well. There’s the train, and the headwaters of the Colorado River, and it feels
Western. The back nine is a totally different experience. Canyonland golf, with
some blind hills to go over. So it’s an enjoyable, dramatic golf course to
I have to stop
Mr. M there, or he’d go on and on.
If you like
fishing, there are streams and rivers. If you like water sports, there are
Shadow Mountain Lake and Lake Granby, with Grand Lake a little farther along.
We even have a special little beach where we like to put up our feet.
Cyclists love to
take the Winter Park gondola to the top and ride down. We just took the gondola
up – feeling safe enough even a super-windy afternoon – and walked around the
top, wishing we’d brought a picnic.
Hikers will find
plenty of trails. We went into the Fraser Experimental Forest on our last visit
and hiked around St. Louis Creek. Stunning. Stopped at an overlook and were
warned about mosquitoland ahead of us. Appreciated the kindness of fellow
One night we
decided to try a new restaurant we’d poked our heads into only the night
before. It was closed! We saw someone in the kitchen and banged on the window.
Turned out, the staff wanted to go to a concert that night in Denver. “Come
That pretty much
sums up the mountain vibe. The housing crisis has replaced COVID as a deterrent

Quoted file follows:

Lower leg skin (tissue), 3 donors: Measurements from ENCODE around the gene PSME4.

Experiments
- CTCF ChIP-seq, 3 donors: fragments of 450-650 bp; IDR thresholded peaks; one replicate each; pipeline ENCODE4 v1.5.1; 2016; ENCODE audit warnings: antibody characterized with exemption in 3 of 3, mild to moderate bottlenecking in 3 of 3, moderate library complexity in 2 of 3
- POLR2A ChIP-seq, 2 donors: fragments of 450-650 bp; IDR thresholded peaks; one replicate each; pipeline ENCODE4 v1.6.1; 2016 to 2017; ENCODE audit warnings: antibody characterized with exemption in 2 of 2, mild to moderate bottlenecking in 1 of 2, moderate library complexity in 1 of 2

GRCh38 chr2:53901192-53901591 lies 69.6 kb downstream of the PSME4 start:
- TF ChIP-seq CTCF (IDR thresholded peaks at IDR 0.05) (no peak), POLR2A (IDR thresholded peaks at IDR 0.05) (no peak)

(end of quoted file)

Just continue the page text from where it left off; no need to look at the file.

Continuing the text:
for seasonal staff, so you can’t count on a restaurant being open during
scheduled hours, and a shop might close for lunch or not open at all.
Just roll with
it. At least there’s no need to pack a sportcoat or heels! Even golf clothes
feel kind of dressy when out and about on the towns of Grand County.
You walkers, enjoy the rides. Carts and range balls come with all the green
fees. Pole Creek’s Ranch and Meadow nines are considered walkable, but the
Ridge nine, not so much. Grand Elk has some long walks between holes, and
Granby Ranch would be walkable except that it has the longest cart ride from
front nine to back nine we’ve ever seen! … Bug repellant! Sunscreen! … Remember
the altitude – 8,810 feet at Pole Creek’s highest point. Hydrate. … Any women
who figure out how to play Pole Creek’s Meadow No. 7, please shoot me an email!
McMulligan, created by golf journalist and CGA member Susan Fornoff, is the
CGA’s on-the-course advisor on how to have more fun on the golf course. She
answers questions in Dear
Molly and will be sharing more of her travels. Mr. McMulligan, Keith
DuBay, is also a journalist and a much better golfer than Molly. (And, BTW,
they got engaged in 2015 on the ninth tee of Pole Creek’s Ridge nine.)